“Cock-a-doodle-doo!” crowed Haiyang.
It was 1993 on the outskirts of Luoyang, Henan province. As a mischievous 14-year-old boy, Haiyang 海洋 — who at the time was still going by his real name, Jiang Lianying 江联营 — would often amuse himself by fooling his fellow villagers in ways involving sound; at dusk, he would let out a few rooster cries, waking everyone early; at night, unsuspecting villagers would jump in excitement upon hearing the familiar bellowing of the village knife-sharpener (whose non-local accent was familiar to the whole village), only to be met by their neighbor on the opposite side of the road, also carrying a pile of blunt kitchen knives, equally puzzled at the sudden disappearance of the peddler.
This was the beginning of Haiyang’s 20-year journey to becoming a disciple of kouji (口技), or “mouth acrobatics,” a traditional Chinese performing art that has been passed from master to student for more than 2,000 years. But this unbroken line has, for the most part of Chinese history, remained rather narrow; talent is only a small fraction of the formula to becoming a kouji master, of which there is currently only one — Niu Yuliang 牛玉亮.
“Anyone can produce these sounds,” Haiyang states matter-of-factly, proving his point by teaching me his wolf howl, which I botch. He then tries to teach me the signature bird chirrup that earned kouji masters imperial patronage during the Song Dynasty. After observing me squeak for a few seconds, he changes his original statement:
“Not anyone can do this, only those who endure the years of practice.”
For most mainland Chinese, the word “kouji” conjures up a vague recollection of an eponymous ancient Chinese text they studied during middle school, describing a Song Dynasty kouji performance. Haiyang knows it well, having performed it many times — the kouji master, equipped with a fan, wooden block, and his vocal jukebox, stands behind an opaque screen and enthralls the imagination of the audience sitting in front of the screen, usually with closed eyes. The kouji master will single-handedly play all the characters in the story and reproduce almost all of the sounds in their environment; only wing-flapping and wood-knocking lie outside the range of the kouji master’s vocal chords.
But with the appearance of TV, kouji masters removed the screen and became bona fide actors, mixing vocal mimicry with Chinese crosstalk (相声 xiàngsheng) and Mr. Bean-level facial expressions. Luosang Studies Art (洛桑学艺 luòsāng xué yì), an acclaimed show that ran from 1993 until late 1995 on China Central Television (CCTV), was the epitome of this TV-friendly genre of kouji. In it, Sichuan-born Tibetan kouji prodigy Luosang Nima 洛桑尼玛 teamed up with crosstalk master Yin Bolin 尹博林, with Luosang playing a dimwitted student and Yin his heavy-handed teacher. Sadly, the show came to an abrupt end after Luosang died in a car crash in 1995.
But while China’s entertainment circles mourned Luosang’s death, 14-year-old Haiyang saw a chance to become the next kouji star. At the time, he already considered his skills as being equal to that of Luosang — all he needed to do was find Yin Bolin in Beijing. Such a task would be hard enough in today’s internet age, but back in the early ’90s, finding someone’s phone number, let alone exact location, was nearly impossible. After flicking through dictionary-sized Beijing yellow pages and still not finding Yin, Haiyang decided to take the long route and bide his time.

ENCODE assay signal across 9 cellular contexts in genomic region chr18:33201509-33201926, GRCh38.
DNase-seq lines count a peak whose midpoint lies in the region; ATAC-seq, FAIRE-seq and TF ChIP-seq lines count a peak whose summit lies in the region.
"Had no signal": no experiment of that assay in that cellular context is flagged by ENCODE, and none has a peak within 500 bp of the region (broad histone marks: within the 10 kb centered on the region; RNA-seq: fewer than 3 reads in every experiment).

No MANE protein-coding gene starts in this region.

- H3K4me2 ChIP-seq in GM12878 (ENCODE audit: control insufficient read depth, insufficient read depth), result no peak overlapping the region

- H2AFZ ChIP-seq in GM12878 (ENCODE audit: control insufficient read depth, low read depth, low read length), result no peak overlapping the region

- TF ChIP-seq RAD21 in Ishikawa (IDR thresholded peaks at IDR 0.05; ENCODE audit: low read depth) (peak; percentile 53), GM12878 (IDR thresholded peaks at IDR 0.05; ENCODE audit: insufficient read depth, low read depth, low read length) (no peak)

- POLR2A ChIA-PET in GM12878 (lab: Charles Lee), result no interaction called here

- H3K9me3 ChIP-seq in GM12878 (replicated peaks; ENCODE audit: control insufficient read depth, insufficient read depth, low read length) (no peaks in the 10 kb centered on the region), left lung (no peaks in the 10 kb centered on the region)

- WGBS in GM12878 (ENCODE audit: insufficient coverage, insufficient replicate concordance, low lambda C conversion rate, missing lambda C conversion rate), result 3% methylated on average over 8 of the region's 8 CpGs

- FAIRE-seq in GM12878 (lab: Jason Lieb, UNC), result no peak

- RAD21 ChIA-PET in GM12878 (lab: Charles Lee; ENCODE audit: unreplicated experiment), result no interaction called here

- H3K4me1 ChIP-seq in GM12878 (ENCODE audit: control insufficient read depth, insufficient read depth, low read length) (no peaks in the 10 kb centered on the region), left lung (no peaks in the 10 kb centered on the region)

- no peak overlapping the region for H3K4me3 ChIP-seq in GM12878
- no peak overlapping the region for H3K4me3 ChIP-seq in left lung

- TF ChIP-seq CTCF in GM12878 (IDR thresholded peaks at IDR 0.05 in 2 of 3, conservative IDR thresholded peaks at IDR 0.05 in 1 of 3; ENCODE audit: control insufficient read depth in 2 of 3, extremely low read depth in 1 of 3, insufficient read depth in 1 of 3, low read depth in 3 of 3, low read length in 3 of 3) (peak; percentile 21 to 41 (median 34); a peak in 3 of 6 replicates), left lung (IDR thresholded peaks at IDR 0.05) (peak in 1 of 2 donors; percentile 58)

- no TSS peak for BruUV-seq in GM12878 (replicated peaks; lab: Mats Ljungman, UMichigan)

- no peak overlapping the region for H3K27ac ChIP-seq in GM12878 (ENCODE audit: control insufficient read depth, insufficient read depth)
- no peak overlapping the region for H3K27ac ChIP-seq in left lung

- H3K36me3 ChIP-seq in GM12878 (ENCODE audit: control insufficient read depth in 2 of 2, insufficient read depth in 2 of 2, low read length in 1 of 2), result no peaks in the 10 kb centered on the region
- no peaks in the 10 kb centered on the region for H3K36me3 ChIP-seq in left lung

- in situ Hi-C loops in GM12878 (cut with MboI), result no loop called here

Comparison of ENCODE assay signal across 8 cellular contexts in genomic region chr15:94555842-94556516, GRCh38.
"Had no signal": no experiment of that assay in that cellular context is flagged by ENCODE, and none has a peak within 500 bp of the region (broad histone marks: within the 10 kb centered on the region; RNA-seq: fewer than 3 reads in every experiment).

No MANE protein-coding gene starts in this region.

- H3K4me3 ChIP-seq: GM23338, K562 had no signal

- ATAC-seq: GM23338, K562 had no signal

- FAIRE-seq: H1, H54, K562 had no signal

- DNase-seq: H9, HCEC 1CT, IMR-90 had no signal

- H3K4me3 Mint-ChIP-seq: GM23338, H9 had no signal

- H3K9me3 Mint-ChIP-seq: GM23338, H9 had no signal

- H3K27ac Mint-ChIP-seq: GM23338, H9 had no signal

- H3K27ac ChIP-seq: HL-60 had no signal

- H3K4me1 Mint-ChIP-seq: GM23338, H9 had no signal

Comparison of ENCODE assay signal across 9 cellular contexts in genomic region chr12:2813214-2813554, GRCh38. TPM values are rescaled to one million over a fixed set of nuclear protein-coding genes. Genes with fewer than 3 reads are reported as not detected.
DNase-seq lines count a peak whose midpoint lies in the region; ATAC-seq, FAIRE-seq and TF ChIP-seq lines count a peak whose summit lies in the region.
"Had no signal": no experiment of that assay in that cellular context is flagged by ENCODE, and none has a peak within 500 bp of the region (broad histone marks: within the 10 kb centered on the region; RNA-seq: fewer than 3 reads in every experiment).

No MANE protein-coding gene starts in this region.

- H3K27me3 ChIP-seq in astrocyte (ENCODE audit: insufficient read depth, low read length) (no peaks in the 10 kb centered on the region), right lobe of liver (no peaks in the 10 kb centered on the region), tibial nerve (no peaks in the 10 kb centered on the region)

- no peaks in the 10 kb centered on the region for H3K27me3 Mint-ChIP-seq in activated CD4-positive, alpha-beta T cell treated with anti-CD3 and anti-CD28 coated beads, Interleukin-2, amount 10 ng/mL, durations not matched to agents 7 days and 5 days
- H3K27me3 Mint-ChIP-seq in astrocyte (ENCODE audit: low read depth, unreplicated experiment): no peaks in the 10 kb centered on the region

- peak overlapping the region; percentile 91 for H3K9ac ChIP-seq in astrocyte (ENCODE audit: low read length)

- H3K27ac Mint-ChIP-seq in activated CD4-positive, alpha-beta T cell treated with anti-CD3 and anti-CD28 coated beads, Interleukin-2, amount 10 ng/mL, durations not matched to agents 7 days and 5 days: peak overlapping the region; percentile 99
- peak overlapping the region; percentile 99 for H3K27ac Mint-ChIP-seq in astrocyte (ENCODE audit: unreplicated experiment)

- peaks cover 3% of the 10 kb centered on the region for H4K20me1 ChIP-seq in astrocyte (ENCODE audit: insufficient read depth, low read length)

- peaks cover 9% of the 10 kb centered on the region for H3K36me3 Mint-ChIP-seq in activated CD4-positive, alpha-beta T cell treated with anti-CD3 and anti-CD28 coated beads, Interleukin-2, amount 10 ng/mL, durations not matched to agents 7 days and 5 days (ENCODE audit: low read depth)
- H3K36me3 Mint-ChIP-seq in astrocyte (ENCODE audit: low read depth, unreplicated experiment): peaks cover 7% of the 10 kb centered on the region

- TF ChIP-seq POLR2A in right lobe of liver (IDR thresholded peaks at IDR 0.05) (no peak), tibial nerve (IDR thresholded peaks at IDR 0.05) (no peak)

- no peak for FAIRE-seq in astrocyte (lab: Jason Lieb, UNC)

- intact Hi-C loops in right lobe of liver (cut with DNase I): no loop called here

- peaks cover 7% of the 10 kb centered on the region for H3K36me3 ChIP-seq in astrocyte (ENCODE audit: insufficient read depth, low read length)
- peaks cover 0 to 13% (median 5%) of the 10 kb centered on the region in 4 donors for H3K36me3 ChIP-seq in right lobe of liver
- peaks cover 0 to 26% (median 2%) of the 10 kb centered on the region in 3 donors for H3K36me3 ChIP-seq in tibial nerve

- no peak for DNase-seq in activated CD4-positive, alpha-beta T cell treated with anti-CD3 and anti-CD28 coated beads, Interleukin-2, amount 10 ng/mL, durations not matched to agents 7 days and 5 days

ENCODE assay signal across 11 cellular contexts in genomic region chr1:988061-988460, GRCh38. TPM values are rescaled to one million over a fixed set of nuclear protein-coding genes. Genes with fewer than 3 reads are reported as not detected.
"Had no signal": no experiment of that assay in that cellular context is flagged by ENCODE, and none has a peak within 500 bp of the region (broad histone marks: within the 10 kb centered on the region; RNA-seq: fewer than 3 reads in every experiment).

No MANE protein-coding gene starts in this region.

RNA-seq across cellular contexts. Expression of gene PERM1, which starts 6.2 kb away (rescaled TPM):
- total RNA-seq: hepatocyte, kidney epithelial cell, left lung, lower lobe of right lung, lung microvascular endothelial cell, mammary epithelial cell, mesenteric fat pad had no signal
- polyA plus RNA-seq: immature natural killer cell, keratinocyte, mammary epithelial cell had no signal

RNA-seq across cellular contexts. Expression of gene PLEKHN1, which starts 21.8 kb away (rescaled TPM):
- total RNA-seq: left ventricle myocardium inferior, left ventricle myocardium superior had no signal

His big break came after more than two decades of failed auditions, sabotaged opportunities, and occasional bribes. Once he was taken under the wing of Niu Yuliang (after spending a year looking for him, two currying his favor), Haiyang began to slowly appear on stage, first as a disciple of Niu, then as a performer in his own right, on the CCTV channels Luosang had built his fame on.
Haiyang also began to carve out new markets and audiences for kouji. First, the movie industry in 2017: many of the tank blasts and missile explosions in Wolf Warrior 2 (the highest-grossing Chinese film ever released) came out of Haiyang’s mouth. The following year, the U.S.: Haiyang was a main act in the Chinese embassy’s Lunar New Year party, finding himself in a picture with the main guest of honor, Ivanka Trump.
Since his return to China, Haiyang has been on a hectic schedule, trying to juggle TV show appearances with his duties as a kouji disciple, which mainly revolve around finding a new crop of students willing to dedicate their lives to the art.
Nevertheless, Haiyang was happy to perform for SupChina a few samples of his constantly evolving repertoire; some include sounds he used in Wolf Warrior, others are ancient Chinese instruments never mimicked by a human mouth. Before we met up with him, Haiyang had performed to a group of angsty international school millennials who played on their phone for most of his performance — until the kouji master’s decibel-scale-breaking, train-huffing imitation brought everyone to attention.
“A kouji master must be grateful above all else,” Haiyang explains. “To the nature from where he draws inspiration, to the machines human produce, kouji reflects and celebrates life just as it is.”
The above video shows a traditional kouji performance. Here’s Haiyang with a modern rendition. Enjoy.